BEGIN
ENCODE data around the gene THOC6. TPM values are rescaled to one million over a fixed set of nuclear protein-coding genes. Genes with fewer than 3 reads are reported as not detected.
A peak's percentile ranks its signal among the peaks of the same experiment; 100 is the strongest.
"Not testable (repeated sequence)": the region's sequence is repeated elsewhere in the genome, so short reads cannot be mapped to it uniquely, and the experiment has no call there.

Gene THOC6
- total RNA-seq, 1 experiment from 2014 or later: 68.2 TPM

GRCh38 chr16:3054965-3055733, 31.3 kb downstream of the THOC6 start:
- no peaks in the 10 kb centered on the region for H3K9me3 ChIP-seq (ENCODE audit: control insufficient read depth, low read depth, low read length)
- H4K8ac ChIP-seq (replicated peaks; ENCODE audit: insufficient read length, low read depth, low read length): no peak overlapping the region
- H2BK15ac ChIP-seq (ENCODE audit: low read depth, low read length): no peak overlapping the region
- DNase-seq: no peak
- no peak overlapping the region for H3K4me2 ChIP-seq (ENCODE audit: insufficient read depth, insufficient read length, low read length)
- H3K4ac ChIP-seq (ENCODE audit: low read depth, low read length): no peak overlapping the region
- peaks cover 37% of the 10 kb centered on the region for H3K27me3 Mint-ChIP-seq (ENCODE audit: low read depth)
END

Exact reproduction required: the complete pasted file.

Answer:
ENCODE data around the gene THOC6. TPM values are rescaled to one million over a fixed set of nuclear protein-coding genes. Genes with fewer than 3 reads are reported as not detected.
A peak's percentile ranks its signal among the peaks of the same experiment; 100 is the strongest.
"Not testable (repeated sequence)": the region's sequence is repeated elsewhere in the genome, so short reads cannot be mapped to it uniquely, and the experiment has no call there.

Gene THOC6
- total RNA-seq, 1 experiment from 2014 or later: 68.2 TPM

GRCh38 chr16:3054965-3055733, 31.3 kb downstream of the THOC6 start:
- no peaks in the 10 kb centered on the region for H3K9me3 ChIP-seq (ENCODE audit: control insufficient read depth, low read depth, low read length)
- H4K8ac ChIP-seq (replicated peaks; ENCODE audit: insufficient read length, low read depth, low read length): no peak overlapping the region
- H2BK15ac ChIP-seq (ENCODE audit: low read depth, low read length): no peak overlapping the region
- DNase-seq: no peak
- no peak overlapping the region for H3K4me2 ChIP-seq (ENCODE audit: insufficient read depth, insufficient read length, low read length)
- H3K4ac ChIP-seq (ENCODE audit: low read depth, low read length): no peak overlapping the region
- peaks cover 37% of the 10 kb centered on the region for H3K27me3 Mint-ChIP-seq (ENCODE audit: low read depth)